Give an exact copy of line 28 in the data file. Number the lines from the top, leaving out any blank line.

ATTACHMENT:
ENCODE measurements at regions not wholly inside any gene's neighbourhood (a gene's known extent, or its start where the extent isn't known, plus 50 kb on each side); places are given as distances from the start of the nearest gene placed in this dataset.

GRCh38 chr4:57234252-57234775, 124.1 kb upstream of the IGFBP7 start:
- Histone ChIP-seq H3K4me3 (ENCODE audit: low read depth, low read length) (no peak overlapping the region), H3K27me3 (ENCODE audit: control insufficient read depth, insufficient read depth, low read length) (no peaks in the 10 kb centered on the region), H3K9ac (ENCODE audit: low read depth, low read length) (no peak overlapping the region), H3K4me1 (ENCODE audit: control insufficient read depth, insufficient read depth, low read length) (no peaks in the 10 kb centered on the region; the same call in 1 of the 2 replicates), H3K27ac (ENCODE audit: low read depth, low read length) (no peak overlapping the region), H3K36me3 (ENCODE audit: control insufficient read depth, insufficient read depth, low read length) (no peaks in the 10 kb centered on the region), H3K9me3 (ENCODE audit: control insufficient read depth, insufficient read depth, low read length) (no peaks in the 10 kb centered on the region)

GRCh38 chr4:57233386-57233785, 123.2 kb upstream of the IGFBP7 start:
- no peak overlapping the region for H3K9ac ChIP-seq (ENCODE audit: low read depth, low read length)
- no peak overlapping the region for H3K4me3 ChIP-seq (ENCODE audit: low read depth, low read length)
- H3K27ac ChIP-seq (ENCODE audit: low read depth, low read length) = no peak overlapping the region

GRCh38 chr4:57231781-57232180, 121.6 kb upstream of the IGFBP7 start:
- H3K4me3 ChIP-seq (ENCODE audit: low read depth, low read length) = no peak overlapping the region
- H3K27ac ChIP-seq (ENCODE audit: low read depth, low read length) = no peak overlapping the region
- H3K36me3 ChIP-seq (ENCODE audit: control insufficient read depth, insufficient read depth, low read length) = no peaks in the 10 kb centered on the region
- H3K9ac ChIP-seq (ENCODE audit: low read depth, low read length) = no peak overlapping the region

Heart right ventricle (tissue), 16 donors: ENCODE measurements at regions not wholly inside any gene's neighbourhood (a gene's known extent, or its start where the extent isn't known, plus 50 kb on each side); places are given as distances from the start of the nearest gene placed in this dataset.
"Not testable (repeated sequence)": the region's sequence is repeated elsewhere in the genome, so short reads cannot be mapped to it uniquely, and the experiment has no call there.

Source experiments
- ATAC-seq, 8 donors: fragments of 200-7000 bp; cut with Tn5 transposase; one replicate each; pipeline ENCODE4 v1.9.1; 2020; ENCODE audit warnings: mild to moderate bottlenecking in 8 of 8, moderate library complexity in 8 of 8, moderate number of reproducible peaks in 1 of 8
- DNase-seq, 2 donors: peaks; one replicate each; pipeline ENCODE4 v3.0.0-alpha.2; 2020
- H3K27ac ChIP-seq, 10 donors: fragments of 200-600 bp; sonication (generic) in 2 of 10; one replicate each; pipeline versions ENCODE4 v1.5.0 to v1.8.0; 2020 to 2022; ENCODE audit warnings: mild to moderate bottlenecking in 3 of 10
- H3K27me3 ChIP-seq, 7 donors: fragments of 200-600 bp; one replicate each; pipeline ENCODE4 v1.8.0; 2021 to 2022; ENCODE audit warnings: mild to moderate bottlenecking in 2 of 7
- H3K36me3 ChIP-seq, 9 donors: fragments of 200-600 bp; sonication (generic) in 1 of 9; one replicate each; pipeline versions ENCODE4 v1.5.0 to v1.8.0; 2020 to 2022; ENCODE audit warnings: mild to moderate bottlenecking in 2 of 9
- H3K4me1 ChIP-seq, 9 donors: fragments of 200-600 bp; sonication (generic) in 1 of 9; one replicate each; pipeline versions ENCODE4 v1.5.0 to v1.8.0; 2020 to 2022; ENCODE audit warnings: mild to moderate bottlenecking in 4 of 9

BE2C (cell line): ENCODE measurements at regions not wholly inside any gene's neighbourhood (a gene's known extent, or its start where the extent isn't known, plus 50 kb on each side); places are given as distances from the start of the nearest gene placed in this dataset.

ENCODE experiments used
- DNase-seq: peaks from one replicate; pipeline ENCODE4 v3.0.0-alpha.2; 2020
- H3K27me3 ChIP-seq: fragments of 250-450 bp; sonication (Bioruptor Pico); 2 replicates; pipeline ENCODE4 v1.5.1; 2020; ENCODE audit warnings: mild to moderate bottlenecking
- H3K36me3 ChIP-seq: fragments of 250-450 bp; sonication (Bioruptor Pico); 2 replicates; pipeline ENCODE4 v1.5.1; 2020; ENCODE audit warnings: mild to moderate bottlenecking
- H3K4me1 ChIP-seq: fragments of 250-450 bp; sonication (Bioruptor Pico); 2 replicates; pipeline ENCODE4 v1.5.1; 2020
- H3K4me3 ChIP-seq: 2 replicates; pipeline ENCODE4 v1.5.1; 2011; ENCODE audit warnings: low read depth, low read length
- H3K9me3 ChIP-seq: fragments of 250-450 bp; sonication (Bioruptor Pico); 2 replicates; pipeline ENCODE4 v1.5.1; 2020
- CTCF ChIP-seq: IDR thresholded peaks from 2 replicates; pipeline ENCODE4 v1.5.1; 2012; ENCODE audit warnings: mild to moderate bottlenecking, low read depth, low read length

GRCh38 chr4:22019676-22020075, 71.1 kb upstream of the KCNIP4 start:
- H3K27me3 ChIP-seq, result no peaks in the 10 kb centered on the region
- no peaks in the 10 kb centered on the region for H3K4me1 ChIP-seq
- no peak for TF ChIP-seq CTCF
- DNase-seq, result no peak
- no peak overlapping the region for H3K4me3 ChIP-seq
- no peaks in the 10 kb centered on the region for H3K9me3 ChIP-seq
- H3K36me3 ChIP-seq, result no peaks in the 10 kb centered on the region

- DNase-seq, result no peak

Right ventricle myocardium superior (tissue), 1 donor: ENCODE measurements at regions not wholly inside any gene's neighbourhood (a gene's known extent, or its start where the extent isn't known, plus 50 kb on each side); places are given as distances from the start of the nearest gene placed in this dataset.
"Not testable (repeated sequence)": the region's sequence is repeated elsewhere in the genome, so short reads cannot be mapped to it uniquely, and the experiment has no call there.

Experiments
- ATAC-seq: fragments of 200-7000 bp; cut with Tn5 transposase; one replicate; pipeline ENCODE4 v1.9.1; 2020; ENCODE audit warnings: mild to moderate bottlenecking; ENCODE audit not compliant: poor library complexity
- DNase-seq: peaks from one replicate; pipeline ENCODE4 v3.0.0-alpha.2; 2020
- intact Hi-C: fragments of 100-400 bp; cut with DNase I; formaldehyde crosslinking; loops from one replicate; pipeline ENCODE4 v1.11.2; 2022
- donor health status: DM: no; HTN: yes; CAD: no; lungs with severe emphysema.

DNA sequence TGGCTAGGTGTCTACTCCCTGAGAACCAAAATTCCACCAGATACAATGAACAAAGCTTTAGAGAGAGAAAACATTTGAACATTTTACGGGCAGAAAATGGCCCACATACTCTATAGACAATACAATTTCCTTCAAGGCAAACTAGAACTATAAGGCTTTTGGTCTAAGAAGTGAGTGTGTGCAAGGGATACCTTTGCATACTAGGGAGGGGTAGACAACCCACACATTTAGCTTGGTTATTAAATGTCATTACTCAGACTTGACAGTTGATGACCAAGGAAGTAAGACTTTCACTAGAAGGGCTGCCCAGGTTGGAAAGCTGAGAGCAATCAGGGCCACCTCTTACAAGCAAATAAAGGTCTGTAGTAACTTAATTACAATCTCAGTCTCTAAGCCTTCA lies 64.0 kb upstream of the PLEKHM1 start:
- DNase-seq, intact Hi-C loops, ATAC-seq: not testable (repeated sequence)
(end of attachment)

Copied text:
- H3K4me3 ChIP-seq: 2 replicates; pipeline ENCODE4 v1.5.1; 2011; ENCODE audit warnings: low read depth, low read length